TIFF 2016 Review: “Brain on Fire” (2016) ★★★★


Unfortunately, we live in a time where doctors are getting more careless and heartless; visits to the hospital has turned into a regular routine where physicians treat the patients primarily as a source of money. True or false is a personal opinion each and everyone can have. However, what happens in Brain On Fire  is a great example of labeling young people or jumping to conclusion when extra effort is required to save one life.

Susannah Cahalan (Chloë Grace Moretz) has an excellent career at New York Post. She gets interview assignments and works hard to get her first ever front page article. That of course is her dream she wants to make it come true. But all of a sudden she starts acting and doing strange things that surprises everyone around her. Slowly, an intelligent bright woman turns into an uncontrollable insane person. Realizing that there is something wrong with her health going on, Susannah approaches Dr. Ryan to find the cause of her unexpected change in behavior, but all what she hears in return is to party less, stop drinking and have enough rest…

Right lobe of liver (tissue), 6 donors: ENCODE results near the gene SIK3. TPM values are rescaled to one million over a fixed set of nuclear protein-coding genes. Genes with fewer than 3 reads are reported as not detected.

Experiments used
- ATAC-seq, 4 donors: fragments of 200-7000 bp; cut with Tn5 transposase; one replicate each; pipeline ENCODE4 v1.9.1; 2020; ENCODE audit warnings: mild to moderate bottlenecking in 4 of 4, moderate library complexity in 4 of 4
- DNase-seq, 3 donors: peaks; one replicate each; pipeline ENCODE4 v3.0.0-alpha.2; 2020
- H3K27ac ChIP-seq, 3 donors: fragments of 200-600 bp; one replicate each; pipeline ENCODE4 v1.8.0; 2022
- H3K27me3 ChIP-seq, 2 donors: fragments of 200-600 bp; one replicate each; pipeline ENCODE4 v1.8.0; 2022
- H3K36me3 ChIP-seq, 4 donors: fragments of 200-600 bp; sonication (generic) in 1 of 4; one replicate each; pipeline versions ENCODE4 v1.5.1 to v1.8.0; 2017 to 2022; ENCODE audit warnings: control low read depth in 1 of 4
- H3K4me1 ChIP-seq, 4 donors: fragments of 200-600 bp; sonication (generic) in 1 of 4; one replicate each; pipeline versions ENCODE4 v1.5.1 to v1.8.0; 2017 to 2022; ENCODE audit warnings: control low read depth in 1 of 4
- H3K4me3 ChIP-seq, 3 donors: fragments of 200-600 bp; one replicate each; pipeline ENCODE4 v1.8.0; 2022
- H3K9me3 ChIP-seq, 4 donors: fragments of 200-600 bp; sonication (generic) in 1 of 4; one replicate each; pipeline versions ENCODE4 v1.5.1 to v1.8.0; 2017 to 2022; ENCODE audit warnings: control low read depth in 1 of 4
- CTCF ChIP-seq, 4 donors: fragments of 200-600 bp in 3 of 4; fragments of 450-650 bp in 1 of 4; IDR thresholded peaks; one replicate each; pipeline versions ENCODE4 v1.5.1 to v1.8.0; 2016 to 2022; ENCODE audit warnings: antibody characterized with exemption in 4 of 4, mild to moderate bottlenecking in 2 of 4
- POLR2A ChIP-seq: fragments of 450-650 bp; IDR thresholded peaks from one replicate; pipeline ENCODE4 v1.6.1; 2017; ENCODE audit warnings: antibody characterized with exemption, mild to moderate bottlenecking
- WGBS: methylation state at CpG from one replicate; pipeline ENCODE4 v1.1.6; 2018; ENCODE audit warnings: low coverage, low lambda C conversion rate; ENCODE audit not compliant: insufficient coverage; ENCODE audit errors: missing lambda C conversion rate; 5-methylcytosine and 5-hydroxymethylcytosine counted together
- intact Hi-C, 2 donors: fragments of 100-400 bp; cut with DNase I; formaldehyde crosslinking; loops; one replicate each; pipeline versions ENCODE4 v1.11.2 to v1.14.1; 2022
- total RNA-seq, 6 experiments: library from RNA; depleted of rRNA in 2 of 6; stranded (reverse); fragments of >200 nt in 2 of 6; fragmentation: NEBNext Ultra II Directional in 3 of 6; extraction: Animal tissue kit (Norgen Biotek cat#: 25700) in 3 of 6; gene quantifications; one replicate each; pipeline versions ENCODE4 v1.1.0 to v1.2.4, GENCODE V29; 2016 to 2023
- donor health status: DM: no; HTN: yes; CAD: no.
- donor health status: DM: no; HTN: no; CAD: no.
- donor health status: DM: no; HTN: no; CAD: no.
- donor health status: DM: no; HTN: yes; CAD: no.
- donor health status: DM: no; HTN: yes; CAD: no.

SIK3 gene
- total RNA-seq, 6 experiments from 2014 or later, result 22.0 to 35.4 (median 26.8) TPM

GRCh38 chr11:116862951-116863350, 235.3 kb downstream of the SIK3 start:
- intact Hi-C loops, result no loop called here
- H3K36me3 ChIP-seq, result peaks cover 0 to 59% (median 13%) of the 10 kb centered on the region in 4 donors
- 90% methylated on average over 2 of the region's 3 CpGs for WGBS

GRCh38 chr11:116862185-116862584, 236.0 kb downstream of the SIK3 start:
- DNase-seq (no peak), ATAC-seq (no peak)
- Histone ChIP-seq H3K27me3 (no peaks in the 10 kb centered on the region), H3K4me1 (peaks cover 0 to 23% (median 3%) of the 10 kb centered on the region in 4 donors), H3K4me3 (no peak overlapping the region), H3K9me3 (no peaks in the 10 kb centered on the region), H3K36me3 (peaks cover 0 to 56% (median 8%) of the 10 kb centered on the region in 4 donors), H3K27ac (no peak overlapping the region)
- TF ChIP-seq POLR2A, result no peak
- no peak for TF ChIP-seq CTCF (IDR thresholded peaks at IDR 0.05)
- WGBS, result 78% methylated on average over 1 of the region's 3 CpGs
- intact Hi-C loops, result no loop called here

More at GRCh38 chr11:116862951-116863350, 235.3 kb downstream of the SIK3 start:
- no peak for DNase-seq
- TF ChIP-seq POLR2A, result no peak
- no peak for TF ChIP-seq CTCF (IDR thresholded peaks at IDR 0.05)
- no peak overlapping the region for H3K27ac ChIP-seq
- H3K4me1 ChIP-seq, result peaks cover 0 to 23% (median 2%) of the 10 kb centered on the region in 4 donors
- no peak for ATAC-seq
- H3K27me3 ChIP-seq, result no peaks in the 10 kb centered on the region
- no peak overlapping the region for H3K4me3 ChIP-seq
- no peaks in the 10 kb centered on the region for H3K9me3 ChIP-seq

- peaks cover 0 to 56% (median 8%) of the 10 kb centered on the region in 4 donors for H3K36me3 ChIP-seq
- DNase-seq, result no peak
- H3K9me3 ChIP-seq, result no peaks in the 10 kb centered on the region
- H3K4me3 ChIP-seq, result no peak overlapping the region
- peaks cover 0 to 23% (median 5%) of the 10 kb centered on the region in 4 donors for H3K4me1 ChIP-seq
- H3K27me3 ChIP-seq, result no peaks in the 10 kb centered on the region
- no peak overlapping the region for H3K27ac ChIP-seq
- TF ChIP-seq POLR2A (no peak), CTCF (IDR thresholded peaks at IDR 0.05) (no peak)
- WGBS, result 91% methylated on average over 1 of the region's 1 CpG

As the story unfolds, Susannah’s colleague and friend (Jenny Slate) tries to be as supportive as possible to help Susannah overcome troubles she gets at work. Her boyfriend, Stephen (Thomas Mann) stays beside her while all specialists tell the same thing – she has no issues with health whatsoever. But one day when she was on the edge of locking up in a psychotic facility, Dr. Khan  (Aqam Darshi) approaches  Dr. Najjar (Navid Negabhan) who finally manages to find the cause of her madness – where her own body sets her brain on fire.

Brain on Fire is based on Susannah Cahalan’s memoir where she describes the nightmare she had to go through until one doctor’s effort, who finally manages to explain her strange and sometime, terrifying behavior. The writer and director Gerard Barrett casts Chloë Grace Moretz to portray a real person where the task, I must admit, for the actor was not so easy to accomplish. Luckily, Moretz with her performance, delivers enough tension and depth to the character she played, which will help you to sympathize with Susannah even more.

In conclusion, Brain on Fire is a solid drama about a mislead diagnosis and the mistakes doctors make every day. Also, it may not be one of the best movies ever made based on a true story, but it certainly is a decent one when you will find yourself fully engaged throughout. In the end, it’s quite an important film to watch as stories like this happen with many people, but not all of them are lucky enough to get its happy ending.

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